What did it take to earn a Golden Eaglet, Girl Scouting’s highest honor from 1918 to 1939?
Golden Eaglet Pin
The requirements were revised several times, but the 1920 Handbook had essentially two:
Earn 21 proficiency badges. Girls chose 15 from a list of 17 badges; the other six were their choice. (One required badge was Laundress!)
Earn the Medal of Merit (1922-1926) or a Letter of Commendation (1926-1931). These awards were meant to attest to a girl’s attitude and character, highly subjective requirements indeed.
Instead of searching various musty handbooks, let’s look at an actual application from Virginia Hammerley of Washington, DC:
Unlike today’s Gold Award, there was no time-defined project to conduct.
Applications were then submitted to the National Standards Committee for review. Virginia received her Golden Eaglet in May 1930. (Second from left)
Although more than 10,000 girls were awarded the Golden Eaglet, quite a few were turned down. That led to complaints about the rather fuzzy requirements. How could strangers in New York City fairly evaluate the character of girls in California or anywhere in between?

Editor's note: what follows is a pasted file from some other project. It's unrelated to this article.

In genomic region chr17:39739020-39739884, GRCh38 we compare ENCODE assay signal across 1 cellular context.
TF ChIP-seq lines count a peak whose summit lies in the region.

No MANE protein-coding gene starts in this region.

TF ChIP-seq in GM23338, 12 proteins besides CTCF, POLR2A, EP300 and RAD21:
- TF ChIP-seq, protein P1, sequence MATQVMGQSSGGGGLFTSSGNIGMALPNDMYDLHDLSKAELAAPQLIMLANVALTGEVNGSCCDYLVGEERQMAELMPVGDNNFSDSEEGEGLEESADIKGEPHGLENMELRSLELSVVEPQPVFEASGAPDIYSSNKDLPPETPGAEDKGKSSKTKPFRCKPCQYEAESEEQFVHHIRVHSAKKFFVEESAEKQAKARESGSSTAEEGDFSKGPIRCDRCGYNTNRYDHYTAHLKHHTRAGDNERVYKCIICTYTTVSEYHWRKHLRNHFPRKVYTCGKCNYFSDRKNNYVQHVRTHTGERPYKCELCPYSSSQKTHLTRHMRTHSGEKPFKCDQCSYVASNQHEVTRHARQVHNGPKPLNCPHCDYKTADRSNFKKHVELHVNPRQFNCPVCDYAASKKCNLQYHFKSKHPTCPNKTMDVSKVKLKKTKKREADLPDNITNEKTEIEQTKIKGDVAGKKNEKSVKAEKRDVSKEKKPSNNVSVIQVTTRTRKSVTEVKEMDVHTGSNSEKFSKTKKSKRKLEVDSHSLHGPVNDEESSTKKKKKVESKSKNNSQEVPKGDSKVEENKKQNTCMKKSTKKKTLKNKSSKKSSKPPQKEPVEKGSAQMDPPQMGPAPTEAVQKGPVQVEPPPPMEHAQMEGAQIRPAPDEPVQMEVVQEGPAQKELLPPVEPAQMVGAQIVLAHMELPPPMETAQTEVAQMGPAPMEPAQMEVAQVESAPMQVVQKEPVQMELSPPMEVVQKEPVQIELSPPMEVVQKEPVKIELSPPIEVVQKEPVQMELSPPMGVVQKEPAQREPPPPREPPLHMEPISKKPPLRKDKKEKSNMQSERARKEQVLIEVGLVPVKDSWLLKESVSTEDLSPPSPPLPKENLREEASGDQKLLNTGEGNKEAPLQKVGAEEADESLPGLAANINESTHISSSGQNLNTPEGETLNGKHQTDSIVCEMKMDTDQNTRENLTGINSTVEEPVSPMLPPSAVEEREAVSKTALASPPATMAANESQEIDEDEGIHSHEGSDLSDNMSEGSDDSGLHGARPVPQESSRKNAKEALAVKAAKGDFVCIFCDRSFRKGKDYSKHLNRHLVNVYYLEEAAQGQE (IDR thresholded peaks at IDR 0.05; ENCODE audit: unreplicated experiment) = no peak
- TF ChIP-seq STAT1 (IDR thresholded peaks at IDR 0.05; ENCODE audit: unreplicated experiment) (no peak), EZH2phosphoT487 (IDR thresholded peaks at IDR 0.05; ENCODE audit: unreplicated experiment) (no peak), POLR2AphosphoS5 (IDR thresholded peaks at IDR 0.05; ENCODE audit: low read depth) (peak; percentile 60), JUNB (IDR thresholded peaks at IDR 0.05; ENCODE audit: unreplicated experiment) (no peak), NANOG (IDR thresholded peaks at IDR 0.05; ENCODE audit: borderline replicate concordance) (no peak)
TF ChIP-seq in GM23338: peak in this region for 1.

According to the Girl Scout Collector’s Guide, “There were constant complaints about applications that were questioned or refused by [the Standards] Committee.” (That NEVER happens with today’s Gold Award process.)
The Girl Scout Program Study completed in 1937 recommended that the Golden Eaglet be discontinued, due to “the restrictions it imposes on the girls and the trouble it engenders in the communities.”
On Sunday, June 26, the Nation’s Capital Archives & History Program Center in Frederick, Maryland, opened its doors to the public.
The Center’s grand opening was September 19, 2015, and programs are held there for troops on the 3rd Saturday and Sunday each month. Otherwise, the all-volunteer-operated center is open by appointment only.
We are re-evaluating hours and program opportunities for the 2016-2017 Girl Scout year and hope to have more drop-in days. We are also planning a few training classes for adult volunteers.
I was especially happy to finally meet fellow Girl Scout Historian Sandy Dent in person. She’s with the Central Maryland council, and we’ve been Facebook friends for years. Most of the photos here are hers. (Thanks Sandy!)